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Re: Using a CO2 "bell jar"
David Jones wrote Sat, May 3: (parts snipped)
>I was upset at wasting all the bubbles so used a pyrex jug to trap the bubbles
>under the water, allowing them additional time to dissolve into the water.
>This provides a comprehensible visual display of the rate that the CO2
>dissolves. After the jug became filled up and attempted to break out of the
>aquarium a few times, I finally found a rock big enough to encourage the
>jug to remain submerged.
This "bell jar" approach is a good way to get most of the CO2 produced to
dissolve in the water, but gas that is not CO2 will accumulate and will
have to be emptied from time to time. In the first place the yeast
generator will not put out 100% CO2 because what is being produced is
mixing with the air that was in the bottle when it was set up. In the
second place, even if you were bubbling 100% CO2 into the bell jar, before
all the CO2 could diffuse into the water of your tank, dissolved gasses in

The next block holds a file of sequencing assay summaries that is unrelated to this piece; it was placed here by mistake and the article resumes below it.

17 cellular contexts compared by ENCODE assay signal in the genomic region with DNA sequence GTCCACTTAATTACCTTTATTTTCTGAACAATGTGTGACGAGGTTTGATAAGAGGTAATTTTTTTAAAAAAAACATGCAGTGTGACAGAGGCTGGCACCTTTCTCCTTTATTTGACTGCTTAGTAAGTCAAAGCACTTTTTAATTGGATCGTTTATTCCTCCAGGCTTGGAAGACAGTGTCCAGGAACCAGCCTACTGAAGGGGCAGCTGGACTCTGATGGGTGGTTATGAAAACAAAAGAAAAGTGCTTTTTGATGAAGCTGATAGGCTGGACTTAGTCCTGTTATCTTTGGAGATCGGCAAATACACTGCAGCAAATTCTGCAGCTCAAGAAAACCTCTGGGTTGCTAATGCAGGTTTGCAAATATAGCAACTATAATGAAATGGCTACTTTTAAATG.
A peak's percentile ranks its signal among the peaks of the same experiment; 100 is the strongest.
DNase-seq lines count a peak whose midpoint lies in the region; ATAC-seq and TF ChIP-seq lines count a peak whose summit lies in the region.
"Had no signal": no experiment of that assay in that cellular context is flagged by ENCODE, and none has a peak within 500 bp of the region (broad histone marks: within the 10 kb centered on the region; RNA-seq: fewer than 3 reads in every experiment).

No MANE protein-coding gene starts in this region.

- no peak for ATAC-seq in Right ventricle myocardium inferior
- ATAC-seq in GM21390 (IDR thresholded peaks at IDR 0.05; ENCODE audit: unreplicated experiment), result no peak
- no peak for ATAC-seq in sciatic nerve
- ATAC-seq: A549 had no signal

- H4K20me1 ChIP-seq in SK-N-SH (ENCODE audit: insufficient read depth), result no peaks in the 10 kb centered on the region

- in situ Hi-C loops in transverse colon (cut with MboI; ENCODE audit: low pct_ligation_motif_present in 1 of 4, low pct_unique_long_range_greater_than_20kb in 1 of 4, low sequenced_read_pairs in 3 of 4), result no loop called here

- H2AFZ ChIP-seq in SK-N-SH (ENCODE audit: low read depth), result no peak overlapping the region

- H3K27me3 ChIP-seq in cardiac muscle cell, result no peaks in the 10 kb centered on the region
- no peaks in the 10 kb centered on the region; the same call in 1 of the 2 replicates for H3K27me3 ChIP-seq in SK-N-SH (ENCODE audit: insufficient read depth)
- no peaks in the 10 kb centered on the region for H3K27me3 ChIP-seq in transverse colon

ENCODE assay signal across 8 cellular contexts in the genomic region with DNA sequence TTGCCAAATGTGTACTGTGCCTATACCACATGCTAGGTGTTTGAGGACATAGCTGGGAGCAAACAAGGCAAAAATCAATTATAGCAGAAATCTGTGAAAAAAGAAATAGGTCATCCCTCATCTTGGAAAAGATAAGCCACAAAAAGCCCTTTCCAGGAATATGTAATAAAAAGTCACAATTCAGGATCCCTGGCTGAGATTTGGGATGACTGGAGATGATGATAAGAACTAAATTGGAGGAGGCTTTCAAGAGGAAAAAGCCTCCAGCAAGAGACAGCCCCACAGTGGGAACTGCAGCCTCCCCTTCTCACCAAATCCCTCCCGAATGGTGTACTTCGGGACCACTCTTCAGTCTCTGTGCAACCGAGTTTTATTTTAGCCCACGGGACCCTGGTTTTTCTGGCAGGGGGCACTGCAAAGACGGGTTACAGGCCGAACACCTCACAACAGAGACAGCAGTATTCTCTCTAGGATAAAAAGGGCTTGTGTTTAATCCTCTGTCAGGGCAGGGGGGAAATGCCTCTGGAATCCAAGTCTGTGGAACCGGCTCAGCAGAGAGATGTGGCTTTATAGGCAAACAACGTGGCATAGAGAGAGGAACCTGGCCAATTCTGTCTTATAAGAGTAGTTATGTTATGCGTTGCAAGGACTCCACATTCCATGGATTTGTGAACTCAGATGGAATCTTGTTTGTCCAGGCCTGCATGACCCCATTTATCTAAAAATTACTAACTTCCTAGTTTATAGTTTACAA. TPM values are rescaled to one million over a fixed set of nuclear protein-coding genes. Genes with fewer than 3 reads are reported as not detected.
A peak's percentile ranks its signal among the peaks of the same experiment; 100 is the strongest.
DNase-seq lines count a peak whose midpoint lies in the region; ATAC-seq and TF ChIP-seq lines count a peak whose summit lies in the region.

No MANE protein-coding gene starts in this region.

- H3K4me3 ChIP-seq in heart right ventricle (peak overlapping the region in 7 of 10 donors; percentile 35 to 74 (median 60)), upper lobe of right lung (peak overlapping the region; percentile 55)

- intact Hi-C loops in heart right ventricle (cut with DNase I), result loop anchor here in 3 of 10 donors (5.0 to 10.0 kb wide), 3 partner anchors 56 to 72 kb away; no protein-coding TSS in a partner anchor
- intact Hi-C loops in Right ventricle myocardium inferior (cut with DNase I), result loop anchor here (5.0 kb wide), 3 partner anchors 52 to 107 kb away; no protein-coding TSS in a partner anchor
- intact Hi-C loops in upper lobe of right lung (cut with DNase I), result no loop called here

the water of your tank will diffuse out of the water into the bubble of
CO2. Your tank water is in pretty good equilibrium with the atmosphere,
which is 79% N2 and 21% O2. The bubble of CO2 in the bell jar starts out
with no N2 and O2, and, therefore, N2 and O2 will diffuse out of the water
into it. As CO2 goes out of the bubble, N2 and O2 enter it. The bubble
will get smaller only because CO2 diffuses out faster than the N2 and O2
diffuse in, but there will always be some bubble left. It is no big deal
to empty the jar, and the main reason I am writing this is so that you
won't worry that what you are emptying out is CO2 that hasn't dissolved in
the water for some reason.
Paul Krombholz Tougaloo College, Tougaloo, MS 39174